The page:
So, by allowing the computer to play the game you concede that it is not cheating, or that you are allowing it to cheat, of which the result is the same. It could be said that if a cheat is allowed, then it isn't a cheat at all. You'd get the same sort of meaningless debate that the main question presents.

Two, the computer has no blindfold/variation board dichotomy.

This is something that humans have, since the mind's eye is different in nature than the physical boards used in the real world. It has its own strengths and limitations that make it different to analyze with than a physical variation board, hence the necessity for a dichotomy.

So the question of which choice is more accurate is flawed because there isn't one. The computer uses mathematical calculations and storage of their results to play chess, and this doesn't resemble either a variation board or a mind's eye close enough for either to be considered an accurate choice.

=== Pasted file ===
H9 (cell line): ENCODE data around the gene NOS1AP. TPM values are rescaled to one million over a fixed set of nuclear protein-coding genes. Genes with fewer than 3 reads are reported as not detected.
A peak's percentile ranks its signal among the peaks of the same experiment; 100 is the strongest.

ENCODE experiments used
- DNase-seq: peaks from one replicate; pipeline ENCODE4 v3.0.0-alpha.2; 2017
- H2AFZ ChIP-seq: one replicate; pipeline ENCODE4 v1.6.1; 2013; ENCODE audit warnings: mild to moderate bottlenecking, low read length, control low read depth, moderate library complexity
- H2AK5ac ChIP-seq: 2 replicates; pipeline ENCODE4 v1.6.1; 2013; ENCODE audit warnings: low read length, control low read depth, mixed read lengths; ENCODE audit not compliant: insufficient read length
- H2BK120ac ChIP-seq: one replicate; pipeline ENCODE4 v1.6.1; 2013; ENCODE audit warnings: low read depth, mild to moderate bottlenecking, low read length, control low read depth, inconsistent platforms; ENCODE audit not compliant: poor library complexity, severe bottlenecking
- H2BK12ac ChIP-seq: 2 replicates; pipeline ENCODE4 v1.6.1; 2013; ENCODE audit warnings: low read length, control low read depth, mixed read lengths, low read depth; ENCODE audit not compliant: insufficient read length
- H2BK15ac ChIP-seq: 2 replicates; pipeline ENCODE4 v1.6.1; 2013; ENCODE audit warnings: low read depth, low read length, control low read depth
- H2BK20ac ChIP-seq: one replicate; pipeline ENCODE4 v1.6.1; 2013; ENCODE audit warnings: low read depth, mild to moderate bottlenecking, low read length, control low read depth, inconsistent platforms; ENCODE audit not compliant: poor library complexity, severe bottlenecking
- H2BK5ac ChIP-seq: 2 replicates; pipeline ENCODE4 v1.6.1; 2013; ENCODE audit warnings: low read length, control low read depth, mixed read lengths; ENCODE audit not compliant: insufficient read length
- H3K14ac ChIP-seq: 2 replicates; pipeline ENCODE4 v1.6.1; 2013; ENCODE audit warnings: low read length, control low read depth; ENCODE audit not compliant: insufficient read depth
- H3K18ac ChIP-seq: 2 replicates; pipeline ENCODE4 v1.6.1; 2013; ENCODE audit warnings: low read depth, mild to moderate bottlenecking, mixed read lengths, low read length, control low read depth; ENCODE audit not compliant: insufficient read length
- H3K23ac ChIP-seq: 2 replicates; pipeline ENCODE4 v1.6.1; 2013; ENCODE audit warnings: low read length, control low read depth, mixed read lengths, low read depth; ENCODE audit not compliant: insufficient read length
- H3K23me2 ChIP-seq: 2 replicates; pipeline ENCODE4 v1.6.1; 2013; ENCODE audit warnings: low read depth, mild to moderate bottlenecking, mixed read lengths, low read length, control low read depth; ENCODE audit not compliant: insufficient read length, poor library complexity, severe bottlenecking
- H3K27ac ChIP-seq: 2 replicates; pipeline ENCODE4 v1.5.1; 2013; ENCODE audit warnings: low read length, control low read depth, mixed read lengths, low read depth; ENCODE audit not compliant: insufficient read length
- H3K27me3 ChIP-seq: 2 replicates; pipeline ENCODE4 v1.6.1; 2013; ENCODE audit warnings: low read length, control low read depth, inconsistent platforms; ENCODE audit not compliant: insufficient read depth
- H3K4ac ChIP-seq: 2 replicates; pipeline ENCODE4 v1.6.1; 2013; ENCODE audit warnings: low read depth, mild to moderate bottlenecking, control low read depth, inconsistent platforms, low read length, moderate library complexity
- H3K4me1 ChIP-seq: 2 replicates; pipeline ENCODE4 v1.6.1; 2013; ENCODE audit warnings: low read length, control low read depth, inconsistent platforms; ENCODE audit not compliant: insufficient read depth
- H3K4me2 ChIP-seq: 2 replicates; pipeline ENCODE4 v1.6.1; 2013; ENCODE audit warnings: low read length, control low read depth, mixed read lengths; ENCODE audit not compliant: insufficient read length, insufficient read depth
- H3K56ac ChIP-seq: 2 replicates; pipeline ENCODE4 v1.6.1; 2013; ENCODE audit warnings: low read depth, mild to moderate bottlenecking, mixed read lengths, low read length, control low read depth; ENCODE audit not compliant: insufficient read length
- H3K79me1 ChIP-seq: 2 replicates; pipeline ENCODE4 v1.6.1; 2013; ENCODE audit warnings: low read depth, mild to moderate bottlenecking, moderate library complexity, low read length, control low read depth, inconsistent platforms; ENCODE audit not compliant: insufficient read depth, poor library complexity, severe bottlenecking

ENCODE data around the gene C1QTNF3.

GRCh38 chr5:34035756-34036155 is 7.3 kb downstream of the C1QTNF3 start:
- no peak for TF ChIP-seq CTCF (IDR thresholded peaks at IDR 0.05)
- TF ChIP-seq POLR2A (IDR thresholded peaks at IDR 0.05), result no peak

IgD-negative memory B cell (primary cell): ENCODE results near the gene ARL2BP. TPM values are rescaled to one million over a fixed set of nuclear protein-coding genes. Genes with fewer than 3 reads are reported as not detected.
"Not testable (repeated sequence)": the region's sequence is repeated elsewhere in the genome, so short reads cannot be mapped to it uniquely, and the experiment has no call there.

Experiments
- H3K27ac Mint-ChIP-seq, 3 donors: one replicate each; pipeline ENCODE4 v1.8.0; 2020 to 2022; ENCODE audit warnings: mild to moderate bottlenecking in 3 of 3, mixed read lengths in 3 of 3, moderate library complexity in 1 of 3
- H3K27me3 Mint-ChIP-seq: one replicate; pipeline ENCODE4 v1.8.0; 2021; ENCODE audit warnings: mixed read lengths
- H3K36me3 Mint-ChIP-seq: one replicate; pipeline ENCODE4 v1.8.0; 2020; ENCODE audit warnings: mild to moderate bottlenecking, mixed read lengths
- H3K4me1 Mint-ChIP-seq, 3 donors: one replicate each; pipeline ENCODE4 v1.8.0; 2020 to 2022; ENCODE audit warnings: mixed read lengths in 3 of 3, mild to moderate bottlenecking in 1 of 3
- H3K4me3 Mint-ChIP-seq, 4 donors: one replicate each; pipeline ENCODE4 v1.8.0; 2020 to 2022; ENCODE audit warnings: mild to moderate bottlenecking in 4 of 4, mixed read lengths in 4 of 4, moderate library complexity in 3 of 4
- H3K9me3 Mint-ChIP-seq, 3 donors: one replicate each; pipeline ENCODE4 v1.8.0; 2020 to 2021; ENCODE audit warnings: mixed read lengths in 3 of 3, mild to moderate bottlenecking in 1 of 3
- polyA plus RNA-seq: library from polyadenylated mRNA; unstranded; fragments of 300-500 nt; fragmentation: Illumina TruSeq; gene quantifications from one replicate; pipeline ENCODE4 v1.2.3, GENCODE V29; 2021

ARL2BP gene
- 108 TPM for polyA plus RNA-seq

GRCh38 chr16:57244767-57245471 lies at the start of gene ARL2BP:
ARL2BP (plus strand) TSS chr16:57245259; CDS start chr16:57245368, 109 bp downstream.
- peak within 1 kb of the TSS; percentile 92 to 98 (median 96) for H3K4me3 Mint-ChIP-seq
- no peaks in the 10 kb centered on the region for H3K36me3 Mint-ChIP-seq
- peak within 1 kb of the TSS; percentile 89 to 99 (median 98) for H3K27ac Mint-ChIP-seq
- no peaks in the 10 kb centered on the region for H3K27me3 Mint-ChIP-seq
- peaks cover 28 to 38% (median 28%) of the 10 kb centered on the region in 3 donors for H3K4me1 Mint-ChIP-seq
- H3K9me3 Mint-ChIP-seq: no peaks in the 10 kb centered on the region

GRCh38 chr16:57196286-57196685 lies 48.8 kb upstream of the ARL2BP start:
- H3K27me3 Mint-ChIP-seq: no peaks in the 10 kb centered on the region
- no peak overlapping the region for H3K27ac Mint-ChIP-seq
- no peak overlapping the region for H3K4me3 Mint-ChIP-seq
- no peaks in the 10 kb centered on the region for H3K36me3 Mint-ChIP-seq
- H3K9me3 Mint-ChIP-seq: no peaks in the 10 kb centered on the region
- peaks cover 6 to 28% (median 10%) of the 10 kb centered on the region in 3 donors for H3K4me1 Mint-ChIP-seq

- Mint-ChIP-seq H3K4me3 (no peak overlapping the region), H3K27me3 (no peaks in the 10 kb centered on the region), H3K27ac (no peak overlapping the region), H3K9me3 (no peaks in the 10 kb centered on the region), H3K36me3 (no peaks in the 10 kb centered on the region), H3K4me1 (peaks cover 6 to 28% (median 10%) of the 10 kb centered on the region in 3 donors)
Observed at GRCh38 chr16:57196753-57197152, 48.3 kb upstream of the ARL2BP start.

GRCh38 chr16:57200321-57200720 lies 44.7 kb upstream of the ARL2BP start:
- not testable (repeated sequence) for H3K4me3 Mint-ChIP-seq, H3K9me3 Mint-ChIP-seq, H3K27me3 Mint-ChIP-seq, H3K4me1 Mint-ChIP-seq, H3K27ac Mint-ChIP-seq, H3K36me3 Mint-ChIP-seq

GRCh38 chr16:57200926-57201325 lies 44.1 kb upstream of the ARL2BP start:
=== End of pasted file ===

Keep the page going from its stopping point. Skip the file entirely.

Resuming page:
Trying to impose this dichotomy on the computer is not only anthropomorphic, but incorrect. It simply doesn't operate that way.

I suspect you are trying to win this debate with your friend, but it is a pointless one. It is like arguing that the universe has more eights than nines.
Parent - - By SR (****) [gb] Date 2010-11-14 21:07
Good answer!
Parent - By Felix Kling (Gold) [de] Date 2010-11-15 15:21
But which one is less too anthropomorphic? :smile:
- By Uly (Gold) [mx] Date 2010-11-14 02:24
I'd say it's like stopping time, and giving the human a virtual reality helmet, in where he can set up virtual reality chess boards, and look at them, and every time he moves a piece, a new board is created and he can look at both boards, so eventually he ends with thousands of boards, but since time is stopped, he has enough time to memorize them.

The boards do not exist but in the virtual, the human may not actually see the real board due to the helmet, he only can see the ones he's creating. Would this count as blindfold?

PS - Of course time can't be stopped, it would be more like slowed down tremendously. And the human wouldn't be that strong, he would just beat most GMs for his time advantage.